Durham County

Chapel Hill supports group joining brief in Colorado LGBT wedding cake case


Mayor Pam Hemminger and the Chapel Hill Town Council have joined more than 150 mayors from across the country in support of an amicus brief filed by Mayors Against LGBT Discrimination in the case of Masterpiece Cakeshop v. Colorado Civil Rights Commission.

The case is pending before the U.S. Supreme Court. It considers the constitutionality of enforcing anti-discrimination laws when business owners have asserted a religious justification for refusing to provide services to LGBTQ people in violation of those laws.

“Our support upholds the basic values of our community – that Chapel Hill is a Place for Everyone – and that our citizens are not discriminated against on the basis of their sexual orientation or for any other reason,” Hemminger stated in a press release. “The outcome of this case will have a significant impact on every city and county across our country.”

The case arises from a finding of the Colorado Civil Rights Commission, which was affirmed by the Colorado Court of Appeals, that a bakery in Colorado violated the state’s non-discrimination law when it refused to sell a wedding cake to a same-sex couple. The bakery contended that it should be exempt from enforcement of the law based on religion or free speech grounds, based on its owners’ asserted religious opposition to same-sex marriage.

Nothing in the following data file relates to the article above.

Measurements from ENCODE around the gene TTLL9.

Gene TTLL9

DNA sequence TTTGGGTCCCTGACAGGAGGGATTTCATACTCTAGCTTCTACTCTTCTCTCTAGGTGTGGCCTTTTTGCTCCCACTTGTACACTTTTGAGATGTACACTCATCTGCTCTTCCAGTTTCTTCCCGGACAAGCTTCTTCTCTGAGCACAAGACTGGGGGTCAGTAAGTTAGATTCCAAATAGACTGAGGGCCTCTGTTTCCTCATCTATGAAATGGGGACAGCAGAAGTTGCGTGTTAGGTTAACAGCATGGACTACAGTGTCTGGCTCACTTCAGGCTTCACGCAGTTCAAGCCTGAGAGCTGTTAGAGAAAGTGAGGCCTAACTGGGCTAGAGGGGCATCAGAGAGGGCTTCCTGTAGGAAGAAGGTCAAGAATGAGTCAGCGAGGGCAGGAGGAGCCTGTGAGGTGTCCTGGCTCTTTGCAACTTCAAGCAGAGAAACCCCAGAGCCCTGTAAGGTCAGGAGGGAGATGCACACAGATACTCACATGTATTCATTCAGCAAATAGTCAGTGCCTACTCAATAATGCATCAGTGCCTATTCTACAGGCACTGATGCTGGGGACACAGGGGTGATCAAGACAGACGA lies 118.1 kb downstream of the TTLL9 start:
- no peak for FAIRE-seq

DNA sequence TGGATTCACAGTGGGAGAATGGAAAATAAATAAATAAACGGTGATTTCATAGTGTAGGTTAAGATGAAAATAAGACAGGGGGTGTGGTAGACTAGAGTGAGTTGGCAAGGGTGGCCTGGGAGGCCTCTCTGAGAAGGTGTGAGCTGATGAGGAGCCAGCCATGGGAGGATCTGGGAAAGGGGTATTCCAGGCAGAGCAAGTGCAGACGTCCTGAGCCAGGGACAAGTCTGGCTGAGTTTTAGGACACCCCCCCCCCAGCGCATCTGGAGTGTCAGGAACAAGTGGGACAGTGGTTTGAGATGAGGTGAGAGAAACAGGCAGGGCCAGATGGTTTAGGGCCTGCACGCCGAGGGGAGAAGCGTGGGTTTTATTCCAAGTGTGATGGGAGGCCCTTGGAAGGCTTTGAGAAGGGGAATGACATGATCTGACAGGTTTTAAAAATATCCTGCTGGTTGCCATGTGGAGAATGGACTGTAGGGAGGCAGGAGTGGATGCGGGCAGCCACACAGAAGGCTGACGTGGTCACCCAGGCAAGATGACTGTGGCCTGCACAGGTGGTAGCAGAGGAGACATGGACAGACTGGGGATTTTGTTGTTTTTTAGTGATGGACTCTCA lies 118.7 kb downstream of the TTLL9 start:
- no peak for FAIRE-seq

In July 2012, Charlie Craig and David Mullins visited Masterpiece Cakeshop, a bakery in Lakewood, Colorado, and requested that owner Jack D. Phillips design and create a cake to celebrate their same-sex wedding. Phillips declined, telling them that he does not create wedding cakes for same-sex weddings because of his religious beliefs, but advising Craig and Mullins that he would be happy to make and sell them other bakery goods.

The Chapel Hill brief supports the decision made by the Colorado Civil Rights commission, saying that public interest is better served when discrimination against protected classes is prevented. There is longstanding legal precedent that businesses cannot discriminate in public services or accommodations on the basis of protected class status regardless of any religious beliefs of the owners. The plaintiff in this case seeks to upend this precedent.

The Supreme Court justices are scheduled to hear oral arguments in the case on Dec. 5.